In gearhead lore, the 1958 Packard Hawk was created almost by accident. Roy Hurley, the Curtiss-Wright CEO who was in charge at Studebaker-Packard in the final days of the Packard brand, asked chief designer Duncan McRae to create a customized vehicle for his personal use. As this single custom car was completed, somehow the decision was made to add it to Packard’s meager production lineup for 1958. As a result of this unusual provenance, the Packard Hawk is sometimes referred to by S-P enthusiasts as the Hurley Hawk. (For more on the final Studebaker-based Packards of 1957-58, see our feature, The Packardbakers.)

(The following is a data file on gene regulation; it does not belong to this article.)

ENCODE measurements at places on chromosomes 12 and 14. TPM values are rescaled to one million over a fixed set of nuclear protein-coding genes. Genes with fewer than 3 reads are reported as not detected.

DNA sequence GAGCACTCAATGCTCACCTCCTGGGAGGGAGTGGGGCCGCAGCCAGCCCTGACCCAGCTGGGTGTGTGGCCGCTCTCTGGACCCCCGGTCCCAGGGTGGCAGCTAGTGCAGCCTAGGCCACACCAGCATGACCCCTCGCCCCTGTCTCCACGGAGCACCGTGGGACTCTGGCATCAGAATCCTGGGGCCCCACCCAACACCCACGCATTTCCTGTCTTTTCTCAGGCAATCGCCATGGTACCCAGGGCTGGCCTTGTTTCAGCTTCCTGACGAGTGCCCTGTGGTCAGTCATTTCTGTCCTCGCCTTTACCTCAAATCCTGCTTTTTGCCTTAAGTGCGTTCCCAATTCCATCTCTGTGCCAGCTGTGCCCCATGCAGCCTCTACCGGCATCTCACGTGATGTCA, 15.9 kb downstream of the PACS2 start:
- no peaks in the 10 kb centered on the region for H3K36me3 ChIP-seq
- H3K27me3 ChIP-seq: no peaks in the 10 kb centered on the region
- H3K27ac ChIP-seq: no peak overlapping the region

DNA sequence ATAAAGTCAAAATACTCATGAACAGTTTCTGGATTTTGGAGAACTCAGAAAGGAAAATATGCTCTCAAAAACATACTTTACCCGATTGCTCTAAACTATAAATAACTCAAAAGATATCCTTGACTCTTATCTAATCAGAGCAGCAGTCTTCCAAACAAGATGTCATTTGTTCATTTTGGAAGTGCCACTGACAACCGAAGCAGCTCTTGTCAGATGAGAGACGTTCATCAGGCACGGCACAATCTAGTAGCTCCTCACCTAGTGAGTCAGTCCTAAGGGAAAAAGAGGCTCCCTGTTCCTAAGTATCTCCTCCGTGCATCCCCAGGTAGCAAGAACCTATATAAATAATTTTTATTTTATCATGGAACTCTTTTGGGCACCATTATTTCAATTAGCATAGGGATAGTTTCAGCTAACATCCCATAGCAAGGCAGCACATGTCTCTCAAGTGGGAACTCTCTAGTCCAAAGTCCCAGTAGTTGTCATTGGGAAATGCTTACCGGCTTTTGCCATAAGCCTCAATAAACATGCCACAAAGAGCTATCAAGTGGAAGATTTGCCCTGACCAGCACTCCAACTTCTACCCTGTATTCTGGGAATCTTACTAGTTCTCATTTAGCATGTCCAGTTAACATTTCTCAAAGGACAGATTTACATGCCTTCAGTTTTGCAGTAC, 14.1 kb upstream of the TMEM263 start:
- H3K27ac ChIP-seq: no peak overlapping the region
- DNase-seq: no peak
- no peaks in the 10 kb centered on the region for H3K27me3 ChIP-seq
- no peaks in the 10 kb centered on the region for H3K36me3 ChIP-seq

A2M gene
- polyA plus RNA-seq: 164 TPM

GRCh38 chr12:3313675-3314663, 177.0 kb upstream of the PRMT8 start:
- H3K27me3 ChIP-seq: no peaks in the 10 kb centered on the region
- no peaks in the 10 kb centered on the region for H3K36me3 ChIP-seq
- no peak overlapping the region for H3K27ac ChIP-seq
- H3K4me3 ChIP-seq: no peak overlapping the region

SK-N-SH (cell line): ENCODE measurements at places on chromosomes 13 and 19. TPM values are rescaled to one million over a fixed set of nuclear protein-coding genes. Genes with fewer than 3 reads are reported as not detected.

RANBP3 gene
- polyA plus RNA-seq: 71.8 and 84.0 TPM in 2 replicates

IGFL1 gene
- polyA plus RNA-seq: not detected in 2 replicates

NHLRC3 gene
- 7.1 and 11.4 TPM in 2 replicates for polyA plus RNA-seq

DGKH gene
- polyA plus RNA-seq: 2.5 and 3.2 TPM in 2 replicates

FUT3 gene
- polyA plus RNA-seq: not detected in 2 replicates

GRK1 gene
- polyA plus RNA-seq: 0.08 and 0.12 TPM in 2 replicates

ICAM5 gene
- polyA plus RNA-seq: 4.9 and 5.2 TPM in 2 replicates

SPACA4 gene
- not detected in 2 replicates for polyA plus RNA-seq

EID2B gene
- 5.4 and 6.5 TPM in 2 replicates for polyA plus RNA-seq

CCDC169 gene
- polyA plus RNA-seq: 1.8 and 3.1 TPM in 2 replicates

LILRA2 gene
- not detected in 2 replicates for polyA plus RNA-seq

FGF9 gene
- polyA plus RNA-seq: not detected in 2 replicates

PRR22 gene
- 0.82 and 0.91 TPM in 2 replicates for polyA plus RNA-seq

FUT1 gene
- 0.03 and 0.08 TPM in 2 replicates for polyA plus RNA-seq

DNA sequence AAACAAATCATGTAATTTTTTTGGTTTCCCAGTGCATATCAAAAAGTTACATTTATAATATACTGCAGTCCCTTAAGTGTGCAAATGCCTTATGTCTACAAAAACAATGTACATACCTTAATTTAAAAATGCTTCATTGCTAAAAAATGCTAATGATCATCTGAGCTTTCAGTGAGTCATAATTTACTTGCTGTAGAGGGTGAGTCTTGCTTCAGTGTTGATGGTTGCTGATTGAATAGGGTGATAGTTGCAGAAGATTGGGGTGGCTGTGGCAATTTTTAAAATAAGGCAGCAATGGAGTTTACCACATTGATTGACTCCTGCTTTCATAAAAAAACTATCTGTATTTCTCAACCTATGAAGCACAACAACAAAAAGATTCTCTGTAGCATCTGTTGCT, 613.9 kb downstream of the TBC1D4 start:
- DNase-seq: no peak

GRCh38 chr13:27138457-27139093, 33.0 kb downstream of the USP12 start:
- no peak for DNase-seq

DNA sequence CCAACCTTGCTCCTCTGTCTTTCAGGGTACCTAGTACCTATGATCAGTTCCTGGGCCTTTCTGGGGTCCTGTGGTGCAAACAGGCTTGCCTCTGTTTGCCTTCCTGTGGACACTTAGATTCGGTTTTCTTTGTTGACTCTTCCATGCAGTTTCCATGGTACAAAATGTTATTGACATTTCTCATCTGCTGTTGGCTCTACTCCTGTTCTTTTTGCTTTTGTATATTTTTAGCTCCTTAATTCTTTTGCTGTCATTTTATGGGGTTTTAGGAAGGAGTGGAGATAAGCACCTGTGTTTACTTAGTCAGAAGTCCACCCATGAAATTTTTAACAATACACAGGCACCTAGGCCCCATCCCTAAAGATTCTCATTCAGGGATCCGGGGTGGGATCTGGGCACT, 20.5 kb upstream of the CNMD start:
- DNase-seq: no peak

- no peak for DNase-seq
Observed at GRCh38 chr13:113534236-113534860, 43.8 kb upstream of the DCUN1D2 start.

From time to time, automotive writers have been known to observe that the Hawk failed to save Packard. In truth, that was never in the cards as the brand was essentially already dead. The 1958 Packard line was offered mainly to satisfy the few remaining dealer contracts, so the automaker would not be compelled to take back the remaining parts, tools, and inventory. A mere 2,622 Packards were produced in 1958, and 588 of them were Hawks.